As shown in Fig. 5.31, the expansion of the OPC mortar was higher than the mortars mixed with BRHA from a rice mill. Increase in BRHHA content tends to reduce the expansion due to the decreased amount of Ca(OH)2 for reacting with sulfate ion to produce gypsum and ettringite. For the aspect of sulfate resistance, the mortars mixed with 10% replacement of BRHA (10MRHA-0.55) yielded the expansion more than that of SPC mortar, whereas the expansions of the mortars with 30 and 50% replacement of BHRA were lower than that of the SPC mortar.

In the case of MgSO4 attack, after the mortars being immersed in MgSO4 solution, the reaction produces brucite (Mg(OH)2) and gypsum depositing on the surface of mortar. This increases the accessibility of sulfate ion to attack the mortar matrix. As a result, the structure of C-S-H is prone to be changed into M-S-H, which does not have binding capacity. Overall, the expansion of mortar under MgSO4 attack is lower than that under Na2SO4 attack due to the different mech­anisms. In Na2SO4 solutions, the deterioration is the result of expansion associated with ettringite formation. In MgSO4 solutions, a main cause of attack is decom­position of C-S-H. When increasing the water-to-binder ratio to 0.65 (as shown in

Fig. 5.31 Expansion of mortars mixed with BRHA from a rice mill, water-to-binder ratio of 0.55 [12]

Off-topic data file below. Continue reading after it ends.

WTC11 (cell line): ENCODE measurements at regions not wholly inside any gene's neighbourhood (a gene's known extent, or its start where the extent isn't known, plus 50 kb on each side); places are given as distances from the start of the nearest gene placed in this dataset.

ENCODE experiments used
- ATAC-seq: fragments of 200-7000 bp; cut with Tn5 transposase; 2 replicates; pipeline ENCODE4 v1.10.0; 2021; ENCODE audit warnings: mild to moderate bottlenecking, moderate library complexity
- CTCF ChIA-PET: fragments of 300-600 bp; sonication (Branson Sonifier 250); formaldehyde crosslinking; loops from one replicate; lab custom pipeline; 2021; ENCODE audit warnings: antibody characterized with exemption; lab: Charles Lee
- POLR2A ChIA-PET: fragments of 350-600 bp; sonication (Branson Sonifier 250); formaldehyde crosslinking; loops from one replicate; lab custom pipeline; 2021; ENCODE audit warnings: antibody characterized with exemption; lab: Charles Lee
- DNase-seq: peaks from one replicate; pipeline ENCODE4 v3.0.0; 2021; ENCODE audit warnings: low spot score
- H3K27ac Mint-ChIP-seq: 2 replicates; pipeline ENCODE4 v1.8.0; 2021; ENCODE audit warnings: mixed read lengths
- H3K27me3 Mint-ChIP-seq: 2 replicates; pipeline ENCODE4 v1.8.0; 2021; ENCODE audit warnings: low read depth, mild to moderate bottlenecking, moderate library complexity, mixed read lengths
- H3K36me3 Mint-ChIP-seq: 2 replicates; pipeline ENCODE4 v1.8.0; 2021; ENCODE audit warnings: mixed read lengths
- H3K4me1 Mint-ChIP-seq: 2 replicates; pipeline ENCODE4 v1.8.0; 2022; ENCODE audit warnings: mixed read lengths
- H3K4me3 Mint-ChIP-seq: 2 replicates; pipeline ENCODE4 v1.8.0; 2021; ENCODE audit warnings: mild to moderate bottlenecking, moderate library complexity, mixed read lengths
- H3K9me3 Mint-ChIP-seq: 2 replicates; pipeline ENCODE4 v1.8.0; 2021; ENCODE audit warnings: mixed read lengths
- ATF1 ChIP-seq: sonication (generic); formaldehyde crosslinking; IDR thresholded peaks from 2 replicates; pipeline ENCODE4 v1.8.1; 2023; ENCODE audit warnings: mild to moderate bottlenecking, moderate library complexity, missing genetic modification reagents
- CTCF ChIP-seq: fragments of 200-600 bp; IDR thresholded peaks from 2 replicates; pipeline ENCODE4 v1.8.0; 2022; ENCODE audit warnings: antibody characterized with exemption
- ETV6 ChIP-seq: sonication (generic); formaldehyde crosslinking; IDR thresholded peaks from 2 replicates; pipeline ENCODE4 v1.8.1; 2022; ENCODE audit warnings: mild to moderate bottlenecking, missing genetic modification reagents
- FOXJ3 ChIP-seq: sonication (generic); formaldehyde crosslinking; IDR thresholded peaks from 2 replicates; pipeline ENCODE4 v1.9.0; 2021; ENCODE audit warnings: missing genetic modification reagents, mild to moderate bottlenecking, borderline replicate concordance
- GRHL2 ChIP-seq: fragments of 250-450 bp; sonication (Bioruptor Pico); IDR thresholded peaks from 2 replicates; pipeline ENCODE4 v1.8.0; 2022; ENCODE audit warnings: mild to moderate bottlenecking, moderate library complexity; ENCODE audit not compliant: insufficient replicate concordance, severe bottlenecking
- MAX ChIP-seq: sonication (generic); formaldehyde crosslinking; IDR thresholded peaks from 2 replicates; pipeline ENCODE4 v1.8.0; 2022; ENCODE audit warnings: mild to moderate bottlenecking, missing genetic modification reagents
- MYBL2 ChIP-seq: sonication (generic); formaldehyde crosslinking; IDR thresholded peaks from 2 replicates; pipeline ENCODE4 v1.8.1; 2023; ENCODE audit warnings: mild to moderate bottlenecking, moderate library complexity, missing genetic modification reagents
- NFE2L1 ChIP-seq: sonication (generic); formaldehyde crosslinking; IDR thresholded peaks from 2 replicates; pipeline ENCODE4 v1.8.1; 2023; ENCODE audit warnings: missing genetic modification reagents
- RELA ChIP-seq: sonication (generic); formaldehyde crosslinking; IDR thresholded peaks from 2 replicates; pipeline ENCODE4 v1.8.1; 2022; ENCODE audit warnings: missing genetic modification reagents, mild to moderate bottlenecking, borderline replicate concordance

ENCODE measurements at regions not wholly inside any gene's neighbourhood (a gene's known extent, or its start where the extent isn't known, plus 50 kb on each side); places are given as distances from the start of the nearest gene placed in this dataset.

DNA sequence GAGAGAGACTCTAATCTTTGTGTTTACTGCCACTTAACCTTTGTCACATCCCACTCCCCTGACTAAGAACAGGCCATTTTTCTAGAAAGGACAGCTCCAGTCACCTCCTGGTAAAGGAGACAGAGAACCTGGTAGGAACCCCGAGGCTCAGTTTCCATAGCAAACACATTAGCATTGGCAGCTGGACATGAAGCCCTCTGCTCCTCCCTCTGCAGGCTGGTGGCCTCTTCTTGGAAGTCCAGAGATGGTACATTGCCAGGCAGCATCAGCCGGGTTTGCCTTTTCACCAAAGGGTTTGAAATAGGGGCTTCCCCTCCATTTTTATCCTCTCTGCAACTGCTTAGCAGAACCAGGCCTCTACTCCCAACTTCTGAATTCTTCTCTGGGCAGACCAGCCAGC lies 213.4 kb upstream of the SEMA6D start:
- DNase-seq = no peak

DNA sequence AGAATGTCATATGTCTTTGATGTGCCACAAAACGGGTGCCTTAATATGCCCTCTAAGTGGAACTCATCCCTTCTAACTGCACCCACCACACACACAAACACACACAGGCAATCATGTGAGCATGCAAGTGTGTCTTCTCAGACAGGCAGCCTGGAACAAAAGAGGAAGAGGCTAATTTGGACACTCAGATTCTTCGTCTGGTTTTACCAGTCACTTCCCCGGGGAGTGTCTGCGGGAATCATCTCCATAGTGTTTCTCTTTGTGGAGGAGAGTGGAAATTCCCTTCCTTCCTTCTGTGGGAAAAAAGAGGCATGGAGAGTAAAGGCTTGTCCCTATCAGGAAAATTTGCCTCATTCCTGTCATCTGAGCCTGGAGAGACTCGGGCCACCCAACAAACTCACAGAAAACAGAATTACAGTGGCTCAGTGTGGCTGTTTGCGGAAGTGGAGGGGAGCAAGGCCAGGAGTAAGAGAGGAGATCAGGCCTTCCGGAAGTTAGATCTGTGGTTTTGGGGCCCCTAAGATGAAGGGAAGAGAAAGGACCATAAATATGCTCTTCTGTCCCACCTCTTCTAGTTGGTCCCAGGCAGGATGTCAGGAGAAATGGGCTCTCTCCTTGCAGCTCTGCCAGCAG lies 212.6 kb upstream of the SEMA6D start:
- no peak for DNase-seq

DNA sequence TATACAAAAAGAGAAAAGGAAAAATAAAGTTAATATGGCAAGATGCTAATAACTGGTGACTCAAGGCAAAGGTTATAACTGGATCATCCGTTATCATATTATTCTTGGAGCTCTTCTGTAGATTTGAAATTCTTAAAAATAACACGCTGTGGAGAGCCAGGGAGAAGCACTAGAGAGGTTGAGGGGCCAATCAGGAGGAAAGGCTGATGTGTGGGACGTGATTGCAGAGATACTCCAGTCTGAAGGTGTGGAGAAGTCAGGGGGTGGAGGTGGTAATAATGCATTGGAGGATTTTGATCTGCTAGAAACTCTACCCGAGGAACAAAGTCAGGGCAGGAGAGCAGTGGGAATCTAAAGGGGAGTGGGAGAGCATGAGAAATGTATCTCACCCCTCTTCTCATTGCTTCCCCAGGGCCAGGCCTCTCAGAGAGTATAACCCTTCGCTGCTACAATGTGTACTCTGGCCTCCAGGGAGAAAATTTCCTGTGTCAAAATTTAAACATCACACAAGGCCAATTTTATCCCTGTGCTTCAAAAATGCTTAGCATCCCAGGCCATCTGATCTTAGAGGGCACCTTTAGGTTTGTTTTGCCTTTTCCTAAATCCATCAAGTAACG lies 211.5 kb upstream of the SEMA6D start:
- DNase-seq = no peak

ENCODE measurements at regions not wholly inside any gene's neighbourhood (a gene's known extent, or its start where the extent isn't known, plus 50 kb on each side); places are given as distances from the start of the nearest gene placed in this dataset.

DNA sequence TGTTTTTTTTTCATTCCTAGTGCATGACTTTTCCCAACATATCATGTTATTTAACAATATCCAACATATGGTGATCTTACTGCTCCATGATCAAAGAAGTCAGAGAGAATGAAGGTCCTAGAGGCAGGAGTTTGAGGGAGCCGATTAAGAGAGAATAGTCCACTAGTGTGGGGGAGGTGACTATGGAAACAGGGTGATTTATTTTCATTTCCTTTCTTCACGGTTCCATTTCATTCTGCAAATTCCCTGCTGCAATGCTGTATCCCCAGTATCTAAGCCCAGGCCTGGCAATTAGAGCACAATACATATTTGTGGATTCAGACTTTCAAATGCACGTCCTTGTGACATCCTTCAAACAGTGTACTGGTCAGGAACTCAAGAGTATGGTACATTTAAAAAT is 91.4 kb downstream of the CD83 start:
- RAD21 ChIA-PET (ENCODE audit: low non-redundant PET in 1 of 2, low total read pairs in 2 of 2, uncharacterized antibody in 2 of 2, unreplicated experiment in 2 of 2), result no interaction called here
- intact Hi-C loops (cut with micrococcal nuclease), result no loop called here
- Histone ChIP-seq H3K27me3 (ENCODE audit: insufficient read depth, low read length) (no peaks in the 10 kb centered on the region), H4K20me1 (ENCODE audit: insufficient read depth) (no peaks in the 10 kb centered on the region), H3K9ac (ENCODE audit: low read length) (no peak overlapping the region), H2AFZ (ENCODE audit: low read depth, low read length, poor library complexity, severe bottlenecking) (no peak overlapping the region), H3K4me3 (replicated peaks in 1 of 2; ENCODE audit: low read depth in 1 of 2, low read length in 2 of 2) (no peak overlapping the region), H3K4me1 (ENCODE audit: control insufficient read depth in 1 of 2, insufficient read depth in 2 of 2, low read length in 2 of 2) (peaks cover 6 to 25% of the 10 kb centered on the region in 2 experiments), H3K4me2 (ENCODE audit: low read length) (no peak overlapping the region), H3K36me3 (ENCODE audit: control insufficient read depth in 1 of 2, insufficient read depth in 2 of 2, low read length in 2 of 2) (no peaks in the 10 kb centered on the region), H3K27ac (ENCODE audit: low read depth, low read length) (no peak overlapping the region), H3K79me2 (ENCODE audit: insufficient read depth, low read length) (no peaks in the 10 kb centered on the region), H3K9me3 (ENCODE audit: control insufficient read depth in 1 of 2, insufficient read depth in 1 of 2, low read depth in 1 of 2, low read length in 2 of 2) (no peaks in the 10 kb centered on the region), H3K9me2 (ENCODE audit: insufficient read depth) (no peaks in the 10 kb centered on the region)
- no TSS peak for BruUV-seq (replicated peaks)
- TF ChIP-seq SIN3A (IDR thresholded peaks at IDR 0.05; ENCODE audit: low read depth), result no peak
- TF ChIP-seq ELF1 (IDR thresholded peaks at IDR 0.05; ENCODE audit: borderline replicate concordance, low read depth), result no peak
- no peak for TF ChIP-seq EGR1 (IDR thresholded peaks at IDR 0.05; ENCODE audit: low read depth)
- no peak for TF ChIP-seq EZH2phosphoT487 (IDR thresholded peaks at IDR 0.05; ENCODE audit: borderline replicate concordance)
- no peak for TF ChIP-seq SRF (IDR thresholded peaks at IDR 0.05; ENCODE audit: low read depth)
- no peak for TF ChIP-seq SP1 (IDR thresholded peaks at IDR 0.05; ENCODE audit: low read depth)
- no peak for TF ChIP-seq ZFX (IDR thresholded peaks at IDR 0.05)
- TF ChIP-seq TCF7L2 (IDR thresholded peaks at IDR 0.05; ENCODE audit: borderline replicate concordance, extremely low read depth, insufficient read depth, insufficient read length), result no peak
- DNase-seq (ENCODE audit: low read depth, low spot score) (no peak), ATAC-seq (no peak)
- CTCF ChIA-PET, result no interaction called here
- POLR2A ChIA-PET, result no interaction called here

Fig. 5.32 Expansion of mortars mixed with BRHA from a rice mill, water-to-binder ratio of 0.65 [12]

Fig. 5.32), the expansion of mortar increases due to the higher porosity of mortar structure (Neville 1995), allowing more sulfate ion penetration. For the expansions of mortars mixed with BRHA from an electricity generating plant as shown in Figs. 5.33 and 5.34, it was found that the results are similar to those mixed with BRHA from a rice mill.

Freezing and Thawing Resistance

Zhang and Malhotra [55] studied the freezing and thawing resistance of concretes made with 10% RHA and 10% silica fume (SF) as per ASTM C666 Procedure A [3]. Freezing/thawing results are given in Table 5.40. The control, RHA, and silica fume concretes showed excellent performance in the freezing and thawing test. The RHA concrete had a durability factor of 98.3 and very small changes in length, mass, pulse velocity, and resonant frequency after 300 cycles of freezing and thawing.